The cumulative impact of rapidly expanding almond orchards in eastern Stanislaus County soon may create a massive drain on the region’s groundwater supply.
An estimated 4 million newly planted trees are expected to start consuming as much water as 480,000 people.
That’s roughly the population of Sacramento, and more than twice the population of Modesto.
This city of thirsty trees has taken root virtually unregulated on what had been dry grazing land along the county’s far eastern and northeastern edge.
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Data compiled for The Modesto Bee by Stanislaus County Assessor Don Gaekle shows when and where new permanent crops – like almonds, walnuts and grapes – were planted from 2001 through fall 2013.
There were 82,800 acres planted countywide during those years, including old orchards that were replanted with new trees.
But nearly half of those planted acres were on the county’s eastern edge, where few orchards had existed. That’s because that region is mostly beyond the watering reach of the Modesto, Turlock and Oakdale irrigation districts.
Here’s the key statistic from Gaekle’s numbers: 30,043 acres of primarily almonds have been planted since 2001 on what had been nonirrigated east side grazing land. Those new orchards, which typically average about 124 trees per acre, now are being nourished by groundwater wells.
New orchards and new wells in that region continue to multiply: Last year alone, nearly 7,000 acres of trees and vines were planted on the county’s eastern edge.
39 billion gallons a year
Sarge Green, program director for the California Water Institute at California State University, Fresno, said almond orchards typically consume 4 acre-feet of water per acre per year. That’s more than 1.3 million gallons of water per acre annually.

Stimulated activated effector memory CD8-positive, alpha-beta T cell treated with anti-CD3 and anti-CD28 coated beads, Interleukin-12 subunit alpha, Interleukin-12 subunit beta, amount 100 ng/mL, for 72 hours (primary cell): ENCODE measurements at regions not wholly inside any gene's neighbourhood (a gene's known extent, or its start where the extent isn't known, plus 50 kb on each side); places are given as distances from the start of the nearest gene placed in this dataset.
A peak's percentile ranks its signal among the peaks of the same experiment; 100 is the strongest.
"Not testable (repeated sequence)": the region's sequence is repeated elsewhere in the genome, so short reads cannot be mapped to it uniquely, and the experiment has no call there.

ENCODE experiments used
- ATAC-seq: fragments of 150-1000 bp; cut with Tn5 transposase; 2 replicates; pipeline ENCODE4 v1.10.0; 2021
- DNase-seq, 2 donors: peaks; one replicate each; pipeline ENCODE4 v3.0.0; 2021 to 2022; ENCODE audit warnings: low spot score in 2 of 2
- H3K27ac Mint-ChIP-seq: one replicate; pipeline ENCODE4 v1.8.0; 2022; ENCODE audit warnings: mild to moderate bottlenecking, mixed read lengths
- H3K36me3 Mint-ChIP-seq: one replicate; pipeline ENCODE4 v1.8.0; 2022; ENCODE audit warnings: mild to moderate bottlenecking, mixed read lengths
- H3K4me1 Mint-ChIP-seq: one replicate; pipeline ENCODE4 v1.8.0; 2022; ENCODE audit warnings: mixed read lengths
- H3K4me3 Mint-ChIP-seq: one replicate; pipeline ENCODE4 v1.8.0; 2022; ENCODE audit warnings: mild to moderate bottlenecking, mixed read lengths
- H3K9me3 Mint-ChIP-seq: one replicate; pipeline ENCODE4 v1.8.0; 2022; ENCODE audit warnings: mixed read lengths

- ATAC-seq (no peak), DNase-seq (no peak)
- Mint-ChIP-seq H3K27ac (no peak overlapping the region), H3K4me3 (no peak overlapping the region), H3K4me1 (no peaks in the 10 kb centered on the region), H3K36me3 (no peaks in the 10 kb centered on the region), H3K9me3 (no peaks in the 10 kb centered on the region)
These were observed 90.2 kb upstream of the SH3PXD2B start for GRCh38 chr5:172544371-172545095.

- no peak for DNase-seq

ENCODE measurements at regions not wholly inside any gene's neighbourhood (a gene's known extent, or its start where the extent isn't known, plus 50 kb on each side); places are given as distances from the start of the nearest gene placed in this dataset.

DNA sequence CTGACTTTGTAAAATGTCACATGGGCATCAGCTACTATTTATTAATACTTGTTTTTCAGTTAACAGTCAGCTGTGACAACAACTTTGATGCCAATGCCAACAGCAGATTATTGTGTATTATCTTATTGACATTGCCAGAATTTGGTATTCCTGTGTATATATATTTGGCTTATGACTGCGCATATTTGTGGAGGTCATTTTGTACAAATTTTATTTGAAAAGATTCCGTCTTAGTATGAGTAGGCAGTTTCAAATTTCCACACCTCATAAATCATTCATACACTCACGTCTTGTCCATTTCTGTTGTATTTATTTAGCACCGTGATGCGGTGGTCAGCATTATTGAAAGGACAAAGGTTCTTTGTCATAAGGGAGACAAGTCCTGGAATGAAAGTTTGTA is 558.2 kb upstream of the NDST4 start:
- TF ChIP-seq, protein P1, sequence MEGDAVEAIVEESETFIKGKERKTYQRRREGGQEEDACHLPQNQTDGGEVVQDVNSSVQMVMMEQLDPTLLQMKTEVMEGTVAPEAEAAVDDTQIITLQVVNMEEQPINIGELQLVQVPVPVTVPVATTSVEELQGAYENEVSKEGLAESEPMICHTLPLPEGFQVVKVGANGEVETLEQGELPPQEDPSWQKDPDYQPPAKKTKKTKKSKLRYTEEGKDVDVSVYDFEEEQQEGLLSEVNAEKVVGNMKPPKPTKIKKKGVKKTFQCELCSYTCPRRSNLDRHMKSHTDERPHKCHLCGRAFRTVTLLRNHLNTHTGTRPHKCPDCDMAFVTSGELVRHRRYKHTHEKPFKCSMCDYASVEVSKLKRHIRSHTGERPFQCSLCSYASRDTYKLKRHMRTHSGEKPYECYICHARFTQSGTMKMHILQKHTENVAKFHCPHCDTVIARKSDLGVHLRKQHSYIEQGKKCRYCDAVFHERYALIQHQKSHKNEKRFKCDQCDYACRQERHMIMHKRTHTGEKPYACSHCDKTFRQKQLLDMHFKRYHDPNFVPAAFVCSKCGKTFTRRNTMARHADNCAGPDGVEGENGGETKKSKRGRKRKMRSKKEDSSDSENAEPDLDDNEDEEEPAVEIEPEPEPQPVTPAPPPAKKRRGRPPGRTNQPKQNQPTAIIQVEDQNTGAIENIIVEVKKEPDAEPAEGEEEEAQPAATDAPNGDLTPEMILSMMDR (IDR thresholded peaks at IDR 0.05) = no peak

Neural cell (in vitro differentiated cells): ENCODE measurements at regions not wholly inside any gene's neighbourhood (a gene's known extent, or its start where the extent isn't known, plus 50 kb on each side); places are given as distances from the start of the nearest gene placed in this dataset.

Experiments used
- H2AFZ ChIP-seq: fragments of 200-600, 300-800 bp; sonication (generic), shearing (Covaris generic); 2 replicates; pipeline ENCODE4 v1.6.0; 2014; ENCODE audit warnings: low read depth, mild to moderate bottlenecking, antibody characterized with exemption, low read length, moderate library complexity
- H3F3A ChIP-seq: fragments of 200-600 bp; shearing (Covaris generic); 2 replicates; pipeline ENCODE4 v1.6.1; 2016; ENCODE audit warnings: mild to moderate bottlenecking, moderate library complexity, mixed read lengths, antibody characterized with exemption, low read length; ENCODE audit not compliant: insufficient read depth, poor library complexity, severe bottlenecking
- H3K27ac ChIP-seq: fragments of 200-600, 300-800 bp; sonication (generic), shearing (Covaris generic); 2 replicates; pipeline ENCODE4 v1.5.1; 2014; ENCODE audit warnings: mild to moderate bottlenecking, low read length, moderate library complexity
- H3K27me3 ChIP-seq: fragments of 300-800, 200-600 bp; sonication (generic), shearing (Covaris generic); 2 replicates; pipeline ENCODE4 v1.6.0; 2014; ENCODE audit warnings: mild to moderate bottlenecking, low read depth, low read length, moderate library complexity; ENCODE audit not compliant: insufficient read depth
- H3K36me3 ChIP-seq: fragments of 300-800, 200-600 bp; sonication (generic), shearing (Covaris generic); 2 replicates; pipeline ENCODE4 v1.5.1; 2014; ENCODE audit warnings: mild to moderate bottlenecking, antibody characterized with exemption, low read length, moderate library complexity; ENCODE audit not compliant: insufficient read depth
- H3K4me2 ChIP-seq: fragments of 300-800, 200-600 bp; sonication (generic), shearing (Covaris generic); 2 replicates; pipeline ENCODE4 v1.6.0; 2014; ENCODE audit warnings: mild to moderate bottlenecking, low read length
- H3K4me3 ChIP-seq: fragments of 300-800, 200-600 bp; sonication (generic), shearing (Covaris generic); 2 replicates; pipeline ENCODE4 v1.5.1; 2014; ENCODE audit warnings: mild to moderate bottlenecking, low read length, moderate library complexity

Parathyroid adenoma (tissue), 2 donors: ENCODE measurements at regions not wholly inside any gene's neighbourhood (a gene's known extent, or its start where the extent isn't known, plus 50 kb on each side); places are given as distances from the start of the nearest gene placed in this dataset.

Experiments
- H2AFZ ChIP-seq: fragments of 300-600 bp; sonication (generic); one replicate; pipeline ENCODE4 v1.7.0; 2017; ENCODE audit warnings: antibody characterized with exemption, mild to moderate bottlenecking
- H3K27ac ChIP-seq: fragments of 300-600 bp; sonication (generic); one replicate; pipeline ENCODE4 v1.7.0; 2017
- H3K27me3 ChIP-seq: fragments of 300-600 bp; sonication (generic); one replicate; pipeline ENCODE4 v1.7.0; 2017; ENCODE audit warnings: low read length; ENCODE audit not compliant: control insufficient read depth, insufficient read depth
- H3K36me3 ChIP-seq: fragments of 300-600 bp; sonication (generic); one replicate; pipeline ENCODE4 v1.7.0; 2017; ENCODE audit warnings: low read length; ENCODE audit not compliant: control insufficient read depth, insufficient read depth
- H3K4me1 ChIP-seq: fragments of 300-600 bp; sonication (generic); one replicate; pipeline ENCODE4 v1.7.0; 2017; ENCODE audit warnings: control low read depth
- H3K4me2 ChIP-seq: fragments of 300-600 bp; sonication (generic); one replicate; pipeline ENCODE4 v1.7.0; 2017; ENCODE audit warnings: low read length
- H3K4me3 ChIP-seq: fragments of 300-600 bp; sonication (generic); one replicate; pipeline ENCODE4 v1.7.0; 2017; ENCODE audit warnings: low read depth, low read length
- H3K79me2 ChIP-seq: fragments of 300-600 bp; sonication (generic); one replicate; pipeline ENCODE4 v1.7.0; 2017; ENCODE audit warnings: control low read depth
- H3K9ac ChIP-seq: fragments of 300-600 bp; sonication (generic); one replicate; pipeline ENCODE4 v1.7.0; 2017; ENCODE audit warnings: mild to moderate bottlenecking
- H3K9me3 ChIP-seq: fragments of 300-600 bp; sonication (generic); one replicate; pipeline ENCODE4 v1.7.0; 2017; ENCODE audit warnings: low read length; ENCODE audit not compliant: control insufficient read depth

Green said Valley residents, by contrast, consume an average of only 82,125 gallons per year, which is roughly a quarter of an acre-foot of water.
So 16 people use about the same amount of water as 1 acre of almonds. Green said that means 30,000 acres of never-before-irrigated land will require as much groundwater as 480,000 people.
And all of it – 39 billion gallons per year – will be drawn from Stanislaus’ aquifers.
That’s more groundwater than the 25.6 billion gallons that the county’s nine cities and unincorporated suburbs pumped during 2012, according to water agency data gathered by The Bee.
And while city residents get charged for the water they use, farmers pump groundwater for free (except for their energy and equipment costs).
None of the farmers who planted those east side trees needed the government’s permission to tap the region’s groundwater supply, and currently they can pump all the water they want without revealing how much they’re using.
While well-drilling permits are required – and Stanislaus issued more than 300 of those last year – county officials contend they are just to make sure the wells are properly constructed, but have nothing to do with regulating groundwater use.
“We have given agriculture a pass” when it comes to limiting water use, said Green, who has been advising Stanislaus officials on groundwater issues.